Bitconnect, USI Tech, and many other companies looked to take advantage of investors in more or less the same way: “Lock up your money with us and get guaranteed returns!” How much? Up to 40% a month! How? A proprietary trading bot and volatility software! The cryptocurrency community is full of techies and anarchists, but it also has an overwhelming number of people looking to “get rich quick.” So, there were plenty of investors ready to buy into a Ponzi-scheme.

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Wow, these returns look too good to be true!

Any product that offers “Guaranteed Returns” should automatically draw suspicion. Nothing in this life is guaranteed. Not insurance policies, not the FDIC, not Government treasuries, and certainly not bitconnect. For any investments that do come *close* to risk-free, you can count on very small returns on your money (0-3% per year). In fact, 8% returns per year (averaged over time) are considered great for low-medium risk investments. Something that offers 40% a month? Ha!

In addition to the guaranteed, massive returns, bitconnect also offered little insight into their source of profit. “Proprietary trading bot” was apparently enough to convince a lot of people that bitconnect was the real deal. Sure, they could have some hyper-trading arbitrage machine, but if they did, why would they offer it to you?

So, how did bitconnect continue to attract new money, when it seemed so fraudulent? Well, they hired Multi-Level Marketing (MLM) teams and implemented the ever-so-popular pyramid scheme. Want to earn more money? Shill! Shill! Shill! Convince your friends to buy in and get a % of their returns. After all, you’ve been getting paid out so far, because more and more people are buying into the fraud. It’s important to note that not all multi-level marketing companies are frauds. Usually, if profits are focused more on recruiting new salespeople rather than selling a product, it’s a pramid scheme/scam. Don’t believe me? Ask the Better Business Bureau.

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Oh come on, don’t put an ACTUAL PYRAMID in our slides!

In January 2018, bitconnect received Cease and Desist orders from various authorities in the UK and United States, as authorities deemed it to be a high-risk pyramid scheme. Shortly after, most promoters began distancing themselves from bitconnect, claiming that they never endorsed the platform in the first place. Some even purged their YouTube channels. Bitconnect tried to combat this bad press by producing their own news stories and segments, looking to calm worried investors. The whole story is quite fascinating and is documented in detail here.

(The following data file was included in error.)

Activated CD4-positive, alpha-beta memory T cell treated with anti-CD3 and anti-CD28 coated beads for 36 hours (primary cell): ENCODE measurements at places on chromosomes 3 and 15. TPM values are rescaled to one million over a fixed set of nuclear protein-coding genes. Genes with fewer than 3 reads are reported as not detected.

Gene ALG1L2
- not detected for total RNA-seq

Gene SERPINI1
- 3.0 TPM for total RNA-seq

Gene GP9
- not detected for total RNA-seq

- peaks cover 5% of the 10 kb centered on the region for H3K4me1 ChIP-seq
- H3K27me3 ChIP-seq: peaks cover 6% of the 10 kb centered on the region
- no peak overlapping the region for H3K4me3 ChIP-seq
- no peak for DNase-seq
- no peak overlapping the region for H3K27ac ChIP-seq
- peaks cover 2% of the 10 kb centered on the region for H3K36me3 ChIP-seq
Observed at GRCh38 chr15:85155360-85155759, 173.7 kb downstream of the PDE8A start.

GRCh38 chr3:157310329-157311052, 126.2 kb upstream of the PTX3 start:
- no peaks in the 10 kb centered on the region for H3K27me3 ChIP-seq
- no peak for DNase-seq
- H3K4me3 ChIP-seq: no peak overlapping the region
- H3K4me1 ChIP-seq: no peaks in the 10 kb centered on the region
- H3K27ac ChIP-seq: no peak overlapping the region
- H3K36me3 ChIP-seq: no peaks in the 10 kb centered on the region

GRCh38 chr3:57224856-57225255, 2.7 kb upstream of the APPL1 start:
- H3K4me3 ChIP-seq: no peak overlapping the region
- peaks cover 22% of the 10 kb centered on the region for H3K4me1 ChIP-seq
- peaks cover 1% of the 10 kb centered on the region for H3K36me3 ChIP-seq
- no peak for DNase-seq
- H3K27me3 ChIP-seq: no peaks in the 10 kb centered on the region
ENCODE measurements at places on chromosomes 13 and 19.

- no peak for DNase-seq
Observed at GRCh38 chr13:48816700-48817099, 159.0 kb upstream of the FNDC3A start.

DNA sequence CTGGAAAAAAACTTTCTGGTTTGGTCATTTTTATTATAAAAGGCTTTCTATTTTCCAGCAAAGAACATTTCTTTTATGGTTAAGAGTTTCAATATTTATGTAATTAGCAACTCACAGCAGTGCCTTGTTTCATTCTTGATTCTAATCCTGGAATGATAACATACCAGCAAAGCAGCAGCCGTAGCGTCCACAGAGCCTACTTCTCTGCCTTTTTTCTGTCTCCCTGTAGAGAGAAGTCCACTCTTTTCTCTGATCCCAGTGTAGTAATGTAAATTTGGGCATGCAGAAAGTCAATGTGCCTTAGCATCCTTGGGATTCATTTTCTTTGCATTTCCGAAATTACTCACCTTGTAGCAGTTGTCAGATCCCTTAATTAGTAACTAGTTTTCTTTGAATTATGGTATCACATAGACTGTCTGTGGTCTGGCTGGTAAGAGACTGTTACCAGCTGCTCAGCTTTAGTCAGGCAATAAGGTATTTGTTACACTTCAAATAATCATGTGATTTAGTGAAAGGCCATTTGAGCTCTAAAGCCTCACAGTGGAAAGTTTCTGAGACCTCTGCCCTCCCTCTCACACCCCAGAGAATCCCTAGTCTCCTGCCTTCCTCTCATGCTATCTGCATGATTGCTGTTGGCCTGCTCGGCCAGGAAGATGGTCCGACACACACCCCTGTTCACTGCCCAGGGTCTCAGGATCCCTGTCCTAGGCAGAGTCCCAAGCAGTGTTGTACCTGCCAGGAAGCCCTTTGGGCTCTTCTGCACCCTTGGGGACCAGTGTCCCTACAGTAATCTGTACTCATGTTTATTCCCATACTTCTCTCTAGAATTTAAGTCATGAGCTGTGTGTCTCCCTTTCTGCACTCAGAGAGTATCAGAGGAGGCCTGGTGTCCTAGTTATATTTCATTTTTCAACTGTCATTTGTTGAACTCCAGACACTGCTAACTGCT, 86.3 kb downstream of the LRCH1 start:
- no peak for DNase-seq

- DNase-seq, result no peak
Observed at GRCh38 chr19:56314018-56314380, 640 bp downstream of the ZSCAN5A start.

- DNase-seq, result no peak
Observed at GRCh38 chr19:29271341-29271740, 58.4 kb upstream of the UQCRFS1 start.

Despite bitconnect’s best efforts to show that it was a legitimate company, it wasn’t enough to keep them afloat. First came server downtime, then the company would close all lending operations. Within minutes, the price of bitconnect coins (ticker: BCC) plummeted over 90%. In July 2017, there is currently little to no market for bitconnect coins.

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hey babe, what’s uhhhh 40% of zero?

The US and UK governments clearly saw bitconnect as a Ponzi scheme. Apparently, the market would eventually agree. The incredibly popular platform is now dead, and some early promoters likely sold their BCC early on, at a high price, leaving later investors with a lot of worthless BCC.

Cryptocurrency is Scam-Land

While Bitconnect is one of the bigger, more obvious scams, it is not particularly interesting. Ponzi schemes have been done many times before, using all types of investments. However, the cryptocurrency world has many other, sometimes novel examples of scammery, including how cryptocurrencies get started in the first place.

ICO’s

In 2017, new projects raised billions of dollars through Initial Coin Offerings (ICO’s). These projects promised coins or tokens from their new platforms in return for investment capital, usually provided in the form of irreversible Bitcoin and Ethereum transactions. Sometimes, the project would already have a working blockchain, either in Beta or Mainnet. More often, the project would only have a Whitepaper that described the design of the system. Better yet, some projects only had a website and a list of team members.

2017 was a hot year for cryptocurrencies, and a hotter year for ICO’s. In fact, ICO’s raised over $5 Billion in 2017.

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Dassa lotta moolah

ICO’s completely changed the way that projects could raise money. Cryptocurrency projects no longer needed bank loans, they didn’t need to shop their idea to Venture Capitalists (VC’s), and they didn’t need to meet the stringent requirements laid out by the SEC to have an Initial Public Offering on a stock exchange. Did ICO’s bust down the doors of traditional finance and give ordinary investors access to pre-IPO companies that have huge potential? Or did ICO’s circumvent needed financial structures in order to scam amateur investors? Well, a little bit of both. Many in the cryptocurrency community have argued that ICO’s are a huge breakthrough for humanity. Yes, scams exist, but they believe that each investor should have the freedom to invest as they please, and the burden of research should be on the individual.